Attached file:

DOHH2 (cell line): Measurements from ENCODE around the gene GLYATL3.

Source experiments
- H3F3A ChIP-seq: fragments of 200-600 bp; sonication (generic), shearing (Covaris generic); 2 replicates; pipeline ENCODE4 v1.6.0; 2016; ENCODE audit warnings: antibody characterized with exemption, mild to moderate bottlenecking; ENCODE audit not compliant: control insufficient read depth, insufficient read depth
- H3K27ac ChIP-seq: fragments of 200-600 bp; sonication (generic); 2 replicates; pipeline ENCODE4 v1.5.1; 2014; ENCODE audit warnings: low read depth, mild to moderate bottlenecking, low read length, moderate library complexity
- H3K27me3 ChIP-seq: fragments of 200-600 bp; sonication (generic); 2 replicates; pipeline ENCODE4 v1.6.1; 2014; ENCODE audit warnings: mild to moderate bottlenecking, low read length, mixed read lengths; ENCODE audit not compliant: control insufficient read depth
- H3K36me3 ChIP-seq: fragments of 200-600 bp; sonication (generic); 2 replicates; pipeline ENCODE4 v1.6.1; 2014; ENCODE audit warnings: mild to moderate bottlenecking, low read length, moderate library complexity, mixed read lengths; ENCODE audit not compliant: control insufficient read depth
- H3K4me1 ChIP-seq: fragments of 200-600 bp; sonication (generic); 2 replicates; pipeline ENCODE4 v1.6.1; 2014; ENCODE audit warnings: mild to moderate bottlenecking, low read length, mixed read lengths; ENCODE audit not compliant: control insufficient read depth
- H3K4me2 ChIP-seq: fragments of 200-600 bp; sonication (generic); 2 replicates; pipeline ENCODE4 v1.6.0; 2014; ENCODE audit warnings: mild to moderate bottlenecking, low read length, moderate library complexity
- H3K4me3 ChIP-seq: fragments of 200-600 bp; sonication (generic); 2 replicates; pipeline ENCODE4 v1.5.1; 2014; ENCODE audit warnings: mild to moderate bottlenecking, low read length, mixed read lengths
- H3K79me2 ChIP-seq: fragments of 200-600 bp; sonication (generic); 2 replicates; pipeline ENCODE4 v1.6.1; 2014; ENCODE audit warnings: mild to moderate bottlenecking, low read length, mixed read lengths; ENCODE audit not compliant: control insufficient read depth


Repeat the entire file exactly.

DOHH2 (cell line): Measurements from ENCODE around the gene GLYATL3.

Source experiments
- H3F3A ChIP-seq: fragments of 200-600 bp; sonication (generic), shearing (Covaris generic); 2 replicates; pipeline ENCODE4 v1.6.0; 2016; ENCODE audit warnings: antibody characterized with exemption, mild to moderate bottlenecking; ENCODE audit not compliant: control insufficient read depth, insufficient read depth
- H3K27ac ChIP-seq: fragments of 200-600 bp; sonication (generic); 2 replicates; pipeline ENCODE4 v1.5.1; 2014; ENCODE audit warnings: low read depth, mild to moderate bottlenecking, low read length, moderate library complexity
- H3K27me3 ChIP-seq: fragments of 200-600 bp; sonication (generic); 2 replicates; pipeline ENCODE4 v1.6.1; 2014; ENCODE audit warnings: mild to moderate bottlenecking, low read length, mixed read lengths; ENCODE audit not compliant: control insufficient read depth
- H3K36me3 ChIP-seq: fragments of 200-600 bp; sonication (generic); 2 replicates; pipeline ENCODE4 v1.6.1; 2014; ENCODE audit warnings: mild to moderate bottlenecking, low read length, moderate library complexity, mixed read lengths; ENCODE audit not compliant: control insufficient read depth
- H3K4me1 ChIP-seq: fragments of 200-600 bp; sonication (generic); 2 replicates; pipeline ENCODE4 v1.6.1; 2014; ENCODE audit warnings: mild to moderate bottlenecking, low read length, mixed read lengths; ENCODE audit not compliant: control insufficient read depth
- H3K4me2 ChIP-seq: fragments of 200-600 bp; sonication (generic); 2 replicates; pipeline ENCODE4 v1.6.0; 2014; ENCODE audit warnings: mild to moderate bottlenecking, low read length, moderate library complexity
- H3K4me3 ChIP-seq: fragments of 200-600 bp; sonication (generic); 2 replicates; pipeline ENCODE4 v1.5.1; 2014; ENCODE audit warnings: mild to moderate bottlenecking, low read length, mixed read lengths
- H3K79me2 ChIP-seq: fragments of 200-600 bp; sonication (generic); 2 replicates; pipeline ENCODE4 v1.6.1; 2014; ENCODE audit warnings: mild to moderate bottlenecking, low read length, mixed read lengths; ENCODE audit not compliant: control insufficient read depth